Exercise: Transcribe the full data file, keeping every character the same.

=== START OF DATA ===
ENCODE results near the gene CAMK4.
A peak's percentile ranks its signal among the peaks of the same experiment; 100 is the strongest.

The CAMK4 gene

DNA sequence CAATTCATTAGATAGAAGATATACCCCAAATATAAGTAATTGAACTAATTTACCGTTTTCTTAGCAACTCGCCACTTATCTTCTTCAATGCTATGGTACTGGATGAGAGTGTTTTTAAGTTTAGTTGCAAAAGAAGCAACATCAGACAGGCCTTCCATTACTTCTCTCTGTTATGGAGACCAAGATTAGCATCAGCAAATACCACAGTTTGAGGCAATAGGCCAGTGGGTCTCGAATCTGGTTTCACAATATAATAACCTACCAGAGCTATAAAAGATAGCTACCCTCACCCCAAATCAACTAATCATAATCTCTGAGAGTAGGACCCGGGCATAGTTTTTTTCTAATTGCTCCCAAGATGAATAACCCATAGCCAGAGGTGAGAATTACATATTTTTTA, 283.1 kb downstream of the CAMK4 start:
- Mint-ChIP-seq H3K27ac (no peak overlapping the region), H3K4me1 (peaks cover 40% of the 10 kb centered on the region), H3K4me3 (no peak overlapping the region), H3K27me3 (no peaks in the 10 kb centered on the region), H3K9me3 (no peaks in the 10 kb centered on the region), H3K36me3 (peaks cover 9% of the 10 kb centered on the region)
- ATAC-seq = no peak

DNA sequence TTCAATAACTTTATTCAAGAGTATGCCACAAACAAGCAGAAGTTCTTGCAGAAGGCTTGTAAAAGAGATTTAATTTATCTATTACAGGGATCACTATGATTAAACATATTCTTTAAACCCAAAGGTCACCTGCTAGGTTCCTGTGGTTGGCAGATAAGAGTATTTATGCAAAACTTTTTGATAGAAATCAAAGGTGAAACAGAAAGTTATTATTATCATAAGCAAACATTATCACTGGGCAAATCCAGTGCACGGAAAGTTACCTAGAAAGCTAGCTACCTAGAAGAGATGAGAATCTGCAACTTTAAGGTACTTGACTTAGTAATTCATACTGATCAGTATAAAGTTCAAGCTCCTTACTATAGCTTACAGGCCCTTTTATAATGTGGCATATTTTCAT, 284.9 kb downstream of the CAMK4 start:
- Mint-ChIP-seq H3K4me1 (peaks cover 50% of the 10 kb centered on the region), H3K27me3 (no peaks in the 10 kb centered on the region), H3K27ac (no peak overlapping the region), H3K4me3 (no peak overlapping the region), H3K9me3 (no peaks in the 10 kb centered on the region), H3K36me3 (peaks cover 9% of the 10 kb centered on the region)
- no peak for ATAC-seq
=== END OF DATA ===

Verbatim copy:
ENCODE results near the gene CAMK4.
A peak's percentile ranks its signal among the peaks of the same experiment; 100 is the strongest.

The CAMK4 gene

DNA sequence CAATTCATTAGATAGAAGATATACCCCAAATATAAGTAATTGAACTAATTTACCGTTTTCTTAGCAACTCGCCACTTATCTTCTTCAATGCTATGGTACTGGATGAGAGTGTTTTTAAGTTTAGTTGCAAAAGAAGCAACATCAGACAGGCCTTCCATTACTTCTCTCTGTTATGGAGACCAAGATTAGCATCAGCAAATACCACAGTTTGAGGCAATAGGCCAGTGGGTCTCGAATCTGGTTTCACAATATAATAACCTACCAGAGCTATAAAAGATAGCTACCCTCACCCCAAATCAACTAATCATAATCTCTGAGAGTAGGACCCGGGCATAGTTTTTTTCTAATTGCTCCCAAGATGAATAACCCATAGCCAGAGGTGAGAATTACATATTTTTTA, 283.1 kb downstream of the CAMK4 start:
- Mint-ChIP-seq H3K27ac (no peak overlapping the region), H3K4me1 (peaks cover 40% of the 10 kb centered on the region), H3K4me3 (no peak overlapping the region), H3K27me3 (no peaks in the 10 kb centered on the region), H3K9me3 (no peaks in the 10 kb centered on the region), H3K36me3 (peaks cover 9% of the 10 kb centered on the region)
- ATAC-seq = no peak

DNA sequence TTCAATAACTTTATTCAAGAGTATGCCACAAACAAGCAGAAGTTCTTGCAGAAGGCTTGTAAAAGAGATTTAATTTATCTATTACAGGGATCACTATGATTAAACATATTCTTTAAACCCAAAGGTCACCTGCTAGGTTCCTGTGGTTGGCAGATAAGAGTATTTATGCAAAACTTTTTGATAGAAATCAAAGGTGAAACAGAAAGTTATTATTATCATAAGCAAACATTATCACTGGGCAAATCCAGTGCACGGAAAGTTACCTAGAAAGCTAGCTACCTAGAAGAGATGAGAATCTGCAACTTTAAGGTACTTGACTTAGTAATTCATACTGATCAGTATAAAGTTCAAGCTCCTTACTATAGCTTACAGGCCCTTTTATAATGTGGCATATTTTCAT, 284.9 kb downstream of the CAMK4 start:
- Mint-ChIP-seq H3K4me1 (peaks cover 50% of the 10 kb centered on the region), H3K27me3 (no peaks in the 10 kb centered on the region), H3K27ac (no peak overlapping the region), H3K4me3 (no peak overlapping the region), H3K9me3 (no peaks in the 10 kb centered on the region), H3K36me3 (peaks cover 9% of the 10 kb centered on the region)
- no peak for ATAC-seq